Published in Metroland
Waiting for the First Volley
An Albany Common Council resolution to create a gun-violence task
force nears its one-year birthday, and remains unfulfilledClippings
of carjackings and armed robberies, stories about shootings and home
invasions—this is the stuff of Leonard Morgenbesser’s
collection. And unlike most collectors, he looks forward to the day
when his subject matter gets too scarce and he can find a new hobby.
“As far as I can tell, it’s a problem that doesn’t
seem to go away,” said Morgenbesser, who has kept an ongoing
record of gun-related crimes reported by the local media for nearly
three years. According to Morgenbesser’s most recent tally,
there have been 186 gun-related crimes reported by the media in the
city of Albany since Sept. 19, 2002, with one incident occurring
nearly every four days.
“And the media accounts—they might just be an underestimate
of what’s going on,” said Morgenbesser. “People
say that crime’s way down, that it’s not a problem. But
when there’s someone with a gun to their head every four days,
that seems like a problem to me.”
And 72 of those crimes have occurred since Albany’s Common
Council unanimously passed a resolution earlier this year [“The
Task at Hand,” Newsfront, Jan. 15] that, according to Morgenbesser,
could lead to a decline in subject matter for his ad-hoc study.
The resolution, sponsored by Councilman Dominick Calsolaro (Ward
1), calls upon the mayor to create a gun-violence task force for
the city, composed of various law-enforcement agencies, community
groups and business organizations. Since its passage, there has been
little word from Mayor Jerry Jennings about actually forming such
an entity. Calls to the mayor’s office about the resolution
were not returned.
“All we could do was pass the resolution,” explained
Calsolaro, “because the council can’t set up a task force
or appoint outside members to it.”
According to Calsolaro, such a task force would be utilized in cooperation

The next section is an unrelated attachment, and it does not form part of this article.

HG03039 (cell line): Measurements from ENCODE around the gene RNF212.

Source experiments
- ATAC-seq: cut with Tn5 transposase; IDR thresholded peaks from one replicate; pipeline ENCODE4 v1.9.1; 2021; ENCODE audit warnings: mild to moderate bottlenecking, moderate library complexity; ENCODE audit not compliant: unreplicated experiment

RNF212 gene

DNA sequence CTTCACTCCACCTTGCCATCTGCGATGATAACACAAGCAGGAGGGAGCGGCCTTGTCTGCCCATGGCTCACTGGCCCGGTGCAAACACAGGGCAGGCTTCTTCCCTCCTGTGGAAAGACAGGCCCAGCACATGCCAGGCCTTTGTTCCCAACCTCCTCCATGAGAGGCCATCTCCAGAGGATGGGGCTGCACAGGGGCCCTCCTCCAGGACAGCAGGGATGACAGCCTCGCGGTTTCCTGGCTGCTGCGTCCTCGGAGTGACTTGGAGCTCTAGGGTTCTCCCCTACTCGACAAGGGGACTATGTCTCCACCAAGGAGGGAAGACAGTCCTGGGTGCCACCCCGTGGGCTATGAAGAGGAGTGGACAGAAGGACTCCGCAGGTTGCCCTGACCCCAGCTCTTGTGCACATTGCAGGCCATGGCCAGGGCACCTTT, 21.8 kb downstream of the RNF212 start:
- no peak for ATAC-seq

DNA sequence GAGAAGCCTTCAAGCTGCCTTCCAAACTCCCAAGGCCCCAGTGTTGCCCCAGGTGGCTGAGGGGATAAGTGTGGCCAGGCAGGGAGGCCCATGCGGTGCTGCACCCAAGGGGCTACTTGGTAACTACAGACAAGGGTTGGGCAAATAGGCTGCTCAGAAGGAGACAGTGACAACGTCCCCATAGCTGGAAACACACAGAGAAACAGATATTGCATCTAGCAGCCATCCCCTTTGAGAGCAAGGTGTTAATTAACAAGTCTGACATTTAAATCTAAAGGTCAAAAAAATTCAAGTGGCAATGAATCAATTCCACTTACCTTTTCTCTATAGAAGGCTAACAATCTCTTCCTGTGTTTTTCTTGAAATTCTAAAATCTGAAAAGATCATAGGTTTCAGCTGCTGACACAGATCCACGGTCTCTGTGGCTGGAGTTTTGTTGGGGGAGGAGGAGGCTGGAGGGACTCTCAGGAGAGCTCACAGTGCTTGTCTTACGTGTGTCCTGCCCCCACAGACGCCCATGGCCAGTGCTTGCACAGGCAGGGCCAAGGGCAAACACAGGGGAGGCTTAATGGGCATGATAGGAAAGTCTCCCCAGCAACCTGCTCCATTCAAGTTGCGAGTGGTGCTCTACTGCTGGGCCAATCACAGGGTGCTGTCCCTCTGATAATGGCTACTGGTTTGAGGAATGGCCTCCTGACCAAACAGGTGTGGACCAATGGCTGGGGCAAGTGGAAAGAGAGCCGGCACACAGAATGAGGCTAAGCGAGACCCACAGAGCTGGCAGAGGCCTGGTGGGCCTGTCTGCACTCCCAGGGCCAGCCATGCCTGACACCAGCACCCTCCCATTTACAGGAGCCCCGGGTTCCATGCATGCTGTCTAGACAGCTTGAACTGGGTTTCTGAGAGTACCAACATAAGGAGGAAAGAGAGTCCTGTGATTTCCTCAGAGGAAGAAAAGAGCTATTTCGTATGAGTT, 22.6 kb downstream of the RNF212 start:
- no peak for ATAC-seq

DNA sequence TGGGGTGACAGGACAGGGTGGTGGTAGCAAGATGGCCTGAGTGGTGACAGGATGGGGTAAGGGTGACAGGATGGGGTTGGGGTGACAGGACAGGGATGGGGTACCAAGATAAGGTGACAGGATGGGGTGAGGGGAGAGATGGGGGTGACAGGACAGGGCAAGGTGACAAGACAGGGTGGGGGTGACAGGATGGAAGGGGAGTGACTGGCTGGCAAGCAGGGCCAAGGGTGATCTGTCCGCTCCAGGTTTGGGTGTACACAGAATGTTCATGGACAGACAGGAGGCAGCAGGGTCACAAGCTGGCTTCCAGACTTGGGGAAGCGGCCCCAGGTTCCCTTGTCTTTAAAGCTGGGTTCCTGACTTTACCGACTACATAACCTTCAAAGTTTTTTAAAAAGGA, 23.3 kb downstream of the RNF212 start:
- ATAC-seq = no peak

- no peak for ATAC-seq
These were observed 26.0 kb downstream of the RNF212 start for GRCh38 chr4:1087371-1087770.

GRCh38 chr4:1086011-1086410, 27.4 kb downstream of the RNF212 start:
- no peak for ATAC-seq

with local law enforcement as a sort of education and outreach program
to supplement law-enforcement efforts. Calsolaro cited the city’s
recent “Don’t Buy for the Other Guy” campaign,
which targeted illegal gun purchases, as the sort of program a gun-violence
task force might play a role in developing. A task force would also
gather, organize and analyze information about gun violence in Albany
and cities with similar problems.
“Maybe once a month or four or five times a year they could
meet with police,” said Calsolaro, who described the task force
as being more of a proactive—rather than reactive—approach
to curbing gun violence. “It’s like going after a disease.
You need to know what you’re fighting before you can really
Local law-enforcement agencies have been cautious about putting
their support behind the task-force proposal, however. After the
initial resolution passed, members of the Albany Police Department
expressed concerns that such a task force would simply duplicate
efforts already underway by city and state law-enforcement agencies.
“We’ll work within any legislation that passes,” said
Detective James Miller, spokesman for the Albany Police Department, “but
it would be crazy to duplicate things, because you won’t be
using your resources in an effective manner.”
Miller cited Operation Impact, a joint city and state program targeting
high-crime neighborhoods, as one program that targets essentially
the same issues as the proposed task force. According to Miller,
approximately 60 guns have been seized in the last four months, and
the number of shots fired in the city—along with the number
of people shot—is decreasing over time.
While Morgenbesser acknowledged the efforts of local law-enforcement
agencies, he insisted that communication between law-enforcement
personnel and the community—rather than simply between law-enforcement
personnel and other law-enforcement personnel—may hold the
answer to stopping gun crime before it happens.
“I would be the first on the front line saying that this is
not just [Albany Police] Chief Turley’s problem,” said
Morgenbesser. “But we can’t just fight this as a criminal
justice and police issue—it’s a public-health issue,
However, Morgenbesser added that the recent election of Albany County
District Attorney David Soares might signal that a community-minded
approach to law enforcement is gaining acceptance.
“When does [gun violence] become a problem?” he asked. “When
it starts happening once every two days?”
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